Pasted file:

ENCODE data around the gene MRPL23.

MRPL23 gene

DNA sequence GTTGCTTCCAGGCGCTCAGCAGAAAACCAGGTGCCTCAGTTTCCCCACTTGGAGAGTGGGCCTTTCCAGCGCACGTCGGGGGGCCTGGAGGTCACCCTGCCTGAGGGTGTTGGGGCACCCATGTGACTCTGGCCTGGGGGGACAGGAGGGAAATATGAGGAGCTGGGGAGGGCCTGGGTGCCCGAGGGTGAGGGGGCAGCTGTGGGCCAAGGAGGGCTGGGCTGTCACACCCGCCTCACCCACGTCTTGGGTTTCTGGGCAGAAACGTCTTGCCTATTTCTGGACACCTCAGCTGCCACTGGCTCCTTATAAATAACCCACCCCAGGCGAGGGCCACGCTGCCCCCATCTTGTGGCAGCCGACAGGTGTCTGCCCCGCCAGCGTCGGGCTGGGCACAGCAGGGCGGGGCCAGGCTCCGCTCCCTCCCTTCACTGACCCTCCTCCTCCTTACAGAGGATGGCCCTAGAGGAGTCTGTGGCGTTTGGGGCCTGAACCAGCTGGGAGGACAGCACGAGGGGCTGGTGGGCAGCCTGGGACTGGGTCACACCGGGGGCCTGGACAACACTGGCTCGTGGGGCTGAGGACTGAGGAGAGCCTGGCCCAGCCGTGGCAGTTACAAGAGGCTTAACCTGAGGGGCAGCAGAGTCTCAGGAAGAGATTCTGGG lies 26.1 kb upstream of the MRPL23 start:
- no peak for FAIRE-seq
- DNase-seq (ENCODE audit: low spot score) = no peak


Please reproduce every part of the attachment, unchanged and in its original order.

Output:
ENCODE data around the gene MRPL23.

MRPL23 gene

DNA sequence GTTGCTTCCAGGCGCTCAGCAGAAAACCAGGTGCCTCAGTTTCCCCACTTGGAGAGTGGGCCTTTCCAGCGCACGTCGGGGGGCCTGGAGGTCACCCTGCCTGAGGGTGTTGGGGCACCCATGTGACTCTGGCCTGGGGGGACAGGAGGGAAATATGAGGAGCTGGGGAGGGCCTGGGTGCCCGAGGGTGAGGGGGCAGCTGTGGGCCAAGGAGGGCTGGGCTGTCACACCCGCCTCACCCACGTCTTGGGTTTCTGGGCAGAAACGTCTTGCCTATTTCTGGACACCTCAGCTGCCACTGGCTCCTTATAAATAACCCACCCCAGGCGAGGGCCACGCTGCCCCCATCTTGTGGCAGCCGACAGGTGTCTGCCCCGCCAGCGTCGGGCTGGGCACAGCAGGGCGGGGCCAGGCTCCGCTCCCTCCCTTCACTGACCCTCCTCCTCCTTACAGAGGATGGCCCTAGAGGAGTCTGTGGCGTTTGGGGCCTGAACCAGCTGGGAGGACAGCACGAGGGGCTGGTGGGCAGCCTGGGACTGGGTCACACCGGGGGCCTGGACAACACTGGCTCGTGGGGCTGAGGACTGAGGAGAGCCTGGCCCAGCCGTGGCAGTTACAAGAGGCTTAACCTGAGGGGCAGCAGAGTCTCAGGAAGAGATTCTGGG lies 26.1 kb upstream of the MRPL23 start:
- no peak for FAIRE-seq
- DNase-seq (ENCODE audit: low spot score) = no peak